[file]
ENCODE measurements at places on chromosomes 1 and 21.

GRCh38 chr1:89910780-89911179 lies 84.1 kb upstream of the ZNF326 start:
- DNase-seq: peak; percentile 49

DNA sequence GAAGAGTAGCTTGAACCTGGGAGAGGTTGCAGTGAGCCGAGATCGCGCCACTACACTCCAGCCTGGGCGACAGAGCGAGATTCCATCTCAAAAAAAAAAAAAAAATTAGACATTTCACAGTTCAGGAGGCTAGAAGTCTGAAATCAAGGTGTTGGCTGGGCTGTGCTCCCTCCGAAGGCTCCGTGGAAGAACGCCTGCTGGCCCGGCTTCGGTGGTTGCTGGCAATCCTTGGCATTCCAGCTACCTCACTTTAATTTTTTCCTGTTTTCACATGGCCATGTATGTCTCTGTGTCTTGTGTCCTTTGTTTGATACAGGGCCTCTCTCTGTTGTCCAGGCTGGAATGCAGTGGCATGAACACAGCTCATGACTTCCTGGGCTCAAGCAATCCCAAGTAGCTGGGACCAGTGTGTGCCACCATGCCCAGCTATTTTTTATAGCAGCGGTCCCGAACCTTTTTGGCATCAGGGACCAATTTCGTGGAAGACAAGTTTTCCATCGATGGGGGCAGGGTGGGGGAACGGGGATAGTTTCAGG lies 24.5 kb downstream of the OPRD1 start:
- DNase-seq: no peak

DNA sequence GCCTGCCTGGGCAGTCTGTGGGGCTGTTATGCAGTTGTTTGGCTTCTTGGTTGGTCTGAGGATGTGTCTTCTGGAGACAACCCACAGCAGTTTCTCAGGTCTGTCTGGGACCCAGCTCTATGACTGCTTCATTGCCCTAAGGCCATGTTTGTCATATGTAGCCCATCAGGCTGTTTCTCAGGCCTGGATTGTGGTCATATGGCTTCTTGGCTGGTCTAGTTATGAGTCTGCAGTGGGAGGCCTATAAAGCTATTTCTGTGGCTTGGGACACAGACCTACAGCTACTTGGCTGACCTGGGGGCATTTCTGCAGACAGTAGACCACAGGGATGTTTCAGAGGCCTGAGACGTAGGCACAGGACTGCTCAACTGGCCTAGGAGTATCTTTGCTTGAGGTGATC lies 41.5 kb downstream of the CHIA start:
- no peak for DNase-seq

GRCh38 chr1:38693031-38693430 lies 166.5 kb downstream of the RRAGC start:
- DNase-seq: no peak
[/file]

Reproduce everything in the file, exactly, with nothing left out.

ENCODE measurements at places on chromosomes 1 and 21.

GRCh38 chr1:89910780-89911179 lies 84.1 kb upstream of the ZNF326 start:
- DNase-seq: peak; percentile 49

DNA sequence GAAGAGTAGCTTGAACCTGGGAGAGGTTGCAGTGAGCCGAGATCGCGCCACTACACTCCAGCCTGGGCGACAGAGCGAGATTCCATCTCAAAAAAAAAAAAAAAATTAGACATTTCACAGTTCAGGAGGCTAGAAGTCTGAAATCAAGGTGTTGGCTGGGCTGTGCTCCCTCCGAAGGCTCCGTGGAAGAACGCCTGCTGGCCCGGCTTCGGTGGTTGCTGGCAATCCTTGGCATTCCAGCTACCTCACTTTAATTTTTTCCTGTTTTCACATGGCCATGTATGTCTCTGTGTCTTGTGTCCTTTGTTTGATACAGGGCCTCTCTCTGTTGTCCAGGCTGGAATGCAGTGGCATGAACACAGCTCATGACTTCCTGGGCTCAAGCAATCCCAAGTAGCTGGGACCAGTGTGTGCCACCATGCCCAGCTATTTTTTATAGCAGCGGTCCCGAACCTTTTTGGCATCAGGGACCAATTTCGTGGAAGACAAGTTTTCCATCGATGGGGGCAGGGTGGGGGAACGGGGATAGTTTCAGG lies 24.5 kb downstream of the OPRD1 start:
- DNase-seq: no peak

DNA sequence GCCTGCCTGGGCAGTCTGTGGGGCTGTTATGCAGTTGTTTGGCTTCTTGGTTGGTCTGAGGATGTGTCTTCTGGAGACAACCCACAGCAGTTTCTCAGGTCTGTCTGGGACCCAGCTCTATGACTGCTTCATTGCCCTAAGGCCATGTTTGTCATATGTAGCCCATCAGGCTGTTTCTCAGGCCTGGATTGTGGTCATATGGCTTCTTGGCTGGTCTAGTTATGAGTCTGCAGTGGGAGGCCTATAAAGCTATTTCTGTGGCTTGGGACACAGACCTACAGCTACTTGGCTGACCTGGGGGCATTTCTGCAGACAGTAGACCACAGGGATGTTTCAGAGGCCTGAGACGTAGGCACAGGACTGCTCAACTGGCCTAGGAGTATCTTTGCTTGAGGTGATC lies 41.5 kb downstream of the CHIA start:
- no peak for DNase-seq

GRCh38 chr1:38693031-38693430 lies 166.5 kb downstream of the RRAGC start:
- DNase-seq: no peak